From the desk of Rudy L. Troyer, LCSW
“Relapse is part of the recovery process.” This statement is perhaps my biggest pet peeve within the addiction treatment community. It is also a very dangerous view of recovery that implicitly “gives permission,” or at the very least, justification for, relapse. If we tell our patients that they are doomed to fail, what’s the point of them or their families spending thousands of dollars for treatment? Shouldn’t we encourage those suffering addiction that there is hope? That you never have to use or drink again? That you have been given an opportunity to have a new life?
I know many individuals who have been recovered for years without a single relapse. I also know, and have worked with, many who have relapsed. This article is by no means a dig at them. Sometimes, a relapse can become an eye-opening experience for someone who was not fully bought into recovery, and solidify their motivation to fully recover. Other times, unfortunately, it is a fast track to suicide, overdose, or prison.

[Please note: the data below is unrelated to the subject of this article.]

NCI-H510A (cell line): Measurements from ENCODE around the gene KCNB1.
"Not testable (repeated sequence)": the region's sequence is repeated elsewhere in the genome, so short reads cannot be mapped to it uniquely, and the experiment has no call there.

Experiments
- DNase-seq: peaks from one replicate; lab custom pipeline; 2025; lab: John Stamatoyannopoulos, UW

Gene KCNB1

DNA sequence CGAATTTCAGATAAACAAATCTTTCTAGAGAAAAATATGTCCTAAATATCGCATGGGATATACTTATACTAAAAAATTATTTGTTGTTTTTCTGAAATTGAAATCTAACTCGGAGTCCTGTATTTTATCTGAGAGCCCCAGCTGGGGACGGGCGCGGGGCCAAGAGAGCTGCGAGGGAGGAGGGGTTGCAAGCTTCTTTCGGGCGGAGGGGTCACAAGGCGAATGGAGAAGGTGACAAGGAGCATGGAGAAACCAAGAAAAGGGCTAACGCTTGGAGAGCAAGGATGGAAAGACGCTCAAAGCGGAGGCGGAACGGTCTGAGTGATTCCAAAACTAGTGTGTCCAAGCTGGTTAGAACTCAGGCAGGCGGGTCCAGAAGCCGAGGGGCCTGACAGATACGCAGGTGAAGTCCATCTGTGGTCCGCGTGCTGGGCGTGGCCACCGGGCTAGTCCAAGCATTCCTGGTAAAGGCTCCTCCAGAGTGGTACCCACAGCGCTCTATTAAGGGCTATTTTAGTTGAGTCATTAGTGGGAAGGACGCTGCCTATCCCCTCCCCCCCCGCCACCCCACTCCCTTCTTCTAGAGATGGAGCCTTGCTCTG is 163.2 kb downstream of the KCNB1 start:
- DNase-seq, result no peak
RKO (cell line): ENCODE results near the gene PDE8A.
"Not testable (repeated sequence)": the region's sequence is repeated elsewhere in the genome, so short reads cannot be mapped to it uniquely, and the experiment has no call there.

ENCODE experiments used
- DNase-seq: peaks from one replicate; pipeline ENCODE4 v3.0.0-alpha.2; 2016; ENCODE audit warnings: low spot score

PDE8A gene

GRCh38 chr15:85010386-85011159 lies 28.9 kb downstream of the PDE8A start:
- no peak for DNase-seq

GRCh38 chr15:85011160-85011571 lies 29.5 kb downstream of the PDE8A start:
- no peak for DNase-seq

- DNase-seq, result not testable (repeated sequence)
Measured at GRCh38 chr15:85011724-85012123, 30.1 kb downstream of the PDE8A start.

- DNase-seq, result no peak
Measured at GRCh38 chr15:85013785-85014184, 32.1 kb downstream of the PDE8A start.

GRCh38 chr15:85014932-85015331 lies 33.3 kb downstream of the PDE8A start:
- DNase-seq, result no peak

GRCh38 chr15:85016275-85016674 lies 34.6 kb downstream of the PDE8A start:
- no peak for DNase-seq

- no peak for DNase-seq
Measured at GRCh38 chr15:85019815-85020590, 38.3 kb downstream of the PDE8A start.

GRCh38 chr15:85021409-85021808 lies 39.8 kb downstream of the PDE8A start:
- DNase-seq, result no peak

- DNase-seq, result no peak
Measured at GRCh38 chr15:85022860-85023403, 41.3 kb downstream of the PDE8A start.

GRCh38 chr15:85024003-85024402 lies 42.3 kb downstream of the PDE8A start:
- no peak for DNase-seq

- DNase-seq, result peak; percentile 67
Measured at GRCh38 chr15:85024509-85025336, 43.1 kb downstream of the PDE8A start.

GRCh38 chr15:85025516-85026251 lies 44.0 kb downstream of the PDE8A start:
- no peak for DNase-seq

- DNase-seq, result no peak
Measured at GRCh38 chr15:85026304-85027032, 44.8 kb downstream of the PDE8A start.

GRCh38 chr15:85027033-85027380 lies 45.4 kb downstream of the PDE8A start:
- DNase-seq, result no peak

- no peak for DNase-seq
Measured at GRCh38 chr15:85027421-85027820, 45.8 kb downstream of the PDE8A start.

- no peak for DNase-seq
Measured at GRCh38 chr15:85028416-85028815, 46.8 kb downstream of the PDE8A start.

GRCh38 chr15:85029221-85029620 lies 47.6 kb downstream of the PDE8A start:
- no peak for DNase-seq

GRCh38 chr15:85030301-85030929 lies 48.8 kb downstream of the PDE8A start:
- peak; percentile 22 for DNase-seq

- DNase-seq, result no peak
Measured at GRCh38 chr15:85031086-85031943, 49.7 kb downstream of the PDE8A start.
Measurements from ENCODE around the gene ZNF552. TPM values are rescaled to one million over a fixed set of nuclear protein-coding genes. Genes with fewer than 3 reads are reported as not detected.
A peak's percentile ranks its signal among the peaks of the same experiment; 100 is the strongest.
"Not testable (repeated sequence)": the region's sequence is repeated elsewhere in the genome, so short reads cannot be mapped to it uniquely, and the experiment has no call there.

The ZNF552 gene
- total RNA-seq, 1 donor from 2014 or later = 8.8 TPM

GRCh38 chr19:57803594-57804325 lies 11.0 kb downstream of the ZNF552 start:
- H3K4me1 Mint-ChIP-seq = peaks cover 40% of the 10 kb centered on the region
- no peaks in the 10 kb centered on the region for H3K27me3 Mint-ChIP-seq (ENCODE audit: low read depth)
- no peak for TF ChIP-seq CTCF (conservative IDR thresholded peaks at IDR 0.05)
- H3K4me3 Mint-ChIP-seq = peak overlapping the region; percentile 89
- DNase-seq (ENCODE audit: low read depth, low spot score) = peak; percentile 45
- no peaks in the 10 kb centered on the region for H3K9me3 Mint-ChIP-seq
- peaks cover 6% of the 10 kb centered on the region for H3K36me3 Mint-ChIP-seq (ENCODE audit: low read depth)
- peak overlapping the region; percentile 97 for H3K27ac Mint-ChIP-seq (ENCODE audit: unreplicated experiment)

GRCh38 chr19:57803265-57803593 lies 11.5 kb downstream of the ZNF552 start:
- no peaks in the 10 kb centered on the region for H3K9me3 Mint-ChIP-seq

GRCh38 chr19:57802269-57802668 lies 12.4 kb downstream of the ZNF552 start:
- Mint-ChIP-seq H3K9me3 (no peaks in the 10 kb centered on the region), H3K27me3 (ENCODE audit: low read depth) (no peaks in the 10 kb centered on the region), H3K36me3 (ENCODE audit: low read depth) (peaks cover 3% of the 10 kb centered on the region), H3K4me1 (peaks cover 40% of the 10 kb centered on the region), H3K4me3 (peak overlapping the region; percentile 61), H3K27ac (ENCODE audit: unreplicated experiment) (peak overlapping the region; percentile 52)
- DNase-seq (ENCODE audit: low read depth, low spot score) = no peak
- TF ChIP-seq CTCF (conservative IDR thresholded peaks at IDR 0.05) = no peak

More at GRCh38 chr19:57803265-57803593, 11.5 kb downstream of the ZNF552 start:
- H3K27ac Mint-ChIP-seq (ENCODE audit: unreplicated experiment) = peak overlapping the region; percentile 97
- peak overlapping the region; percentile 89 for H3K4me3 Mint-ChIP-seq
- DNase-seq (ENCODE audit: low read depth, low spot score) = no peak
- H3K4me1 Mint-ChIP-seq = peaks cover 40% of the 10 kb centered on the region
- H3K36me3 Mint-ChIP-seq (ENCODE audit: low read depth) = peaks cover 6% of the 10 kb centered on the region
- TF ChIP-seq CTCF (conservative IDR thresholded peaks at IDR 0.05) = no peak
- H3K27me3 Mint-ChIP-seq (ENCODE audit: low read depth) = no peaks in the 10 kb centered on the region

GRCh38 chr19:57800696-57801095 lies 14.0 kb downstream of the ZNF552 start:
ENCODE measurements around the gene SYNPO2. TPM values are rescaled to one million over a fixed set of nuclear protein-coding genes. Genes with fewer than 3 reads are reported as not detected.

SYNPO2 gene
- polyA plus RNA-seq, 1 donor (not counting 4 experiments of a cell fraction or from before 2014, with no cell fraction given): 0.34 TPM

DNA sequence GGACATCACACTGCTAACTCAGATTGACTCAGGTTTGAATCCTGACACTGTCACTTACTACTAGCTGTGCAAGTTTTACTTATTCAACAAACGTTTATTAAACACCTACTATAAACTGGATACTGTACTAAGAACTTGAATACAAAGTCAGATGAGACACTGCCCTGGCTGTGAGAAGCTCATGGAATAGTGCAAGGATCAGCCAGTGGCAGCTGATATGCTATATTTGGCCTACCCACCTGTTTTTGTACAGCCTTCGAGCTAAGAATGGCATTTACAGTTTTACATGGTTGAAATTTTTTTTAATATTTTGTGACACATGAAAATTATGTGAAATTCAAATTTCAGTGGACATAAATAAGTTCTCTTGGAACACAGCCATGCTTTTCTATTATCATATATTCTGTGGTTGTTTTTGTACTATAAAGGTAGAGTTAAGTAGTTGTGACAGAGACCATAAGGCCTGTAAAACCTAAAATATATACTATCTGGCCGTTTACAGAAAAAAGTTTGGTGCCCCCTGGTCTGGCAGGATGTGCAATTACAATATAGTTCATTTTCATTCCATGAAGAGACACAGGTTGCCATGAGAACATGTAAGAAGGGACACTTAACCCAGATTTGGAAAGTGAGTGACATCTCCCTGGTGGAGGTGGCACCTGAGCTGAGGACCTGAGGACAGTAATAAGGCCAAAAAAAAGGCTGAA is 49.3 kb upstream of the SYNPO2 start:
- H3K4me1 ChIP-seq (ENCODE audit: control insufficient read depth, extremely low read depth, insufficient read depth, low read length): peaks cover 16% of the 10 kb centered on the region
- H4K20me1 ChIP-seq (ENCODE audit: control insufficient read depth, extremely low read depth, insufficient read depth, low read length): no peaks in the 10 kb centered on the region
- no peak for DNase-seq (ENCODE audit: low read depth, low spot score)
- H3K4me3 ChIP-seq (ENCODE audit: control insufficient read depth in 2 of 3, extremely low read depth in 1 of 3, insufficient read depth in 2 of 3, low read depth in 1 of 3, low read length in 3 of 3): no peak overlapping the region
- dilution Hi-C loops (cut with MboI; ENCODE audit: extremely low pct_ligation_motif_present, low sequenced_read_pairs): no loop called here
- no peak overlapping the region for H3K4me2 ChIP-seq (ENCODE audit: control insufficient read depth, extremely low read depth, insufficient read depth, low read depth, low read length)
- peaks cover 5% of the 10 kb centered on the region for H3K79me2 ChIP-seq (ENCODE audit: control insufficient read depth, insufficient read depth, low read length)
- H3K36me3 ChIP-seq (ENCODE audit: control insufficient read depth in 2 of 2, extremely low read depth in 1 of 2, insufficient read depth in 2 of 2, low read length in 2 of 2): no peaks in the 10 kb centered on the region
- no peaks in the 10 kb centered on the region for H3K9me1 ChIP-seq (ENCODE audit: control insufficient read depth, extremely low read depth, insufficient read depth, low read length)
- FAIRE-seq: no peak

Shaming patients about their relapse does not work. Loving them through their relapse and having healthy boundaries around their addiction does work. In other words: “I will never tell you it’s okay to relapse, way too many people die or end up in prison. However, it’s not the end of the world, and recovery can still work for you if you want it bad enough.” “It’s time to get into action.”
At The Recovery Center of Baton Rouge, we work diligently with our patients to prevent relapse, and to help them develop meaningful and long term recovery. I fully believe, and have witnessed firsthand, that if a person experiences the true joy, freedom, and comradery that is so easily found in recovery, they will never want to go back to the bondage and pain of their addictions. Recovery is possible and treatment does work!
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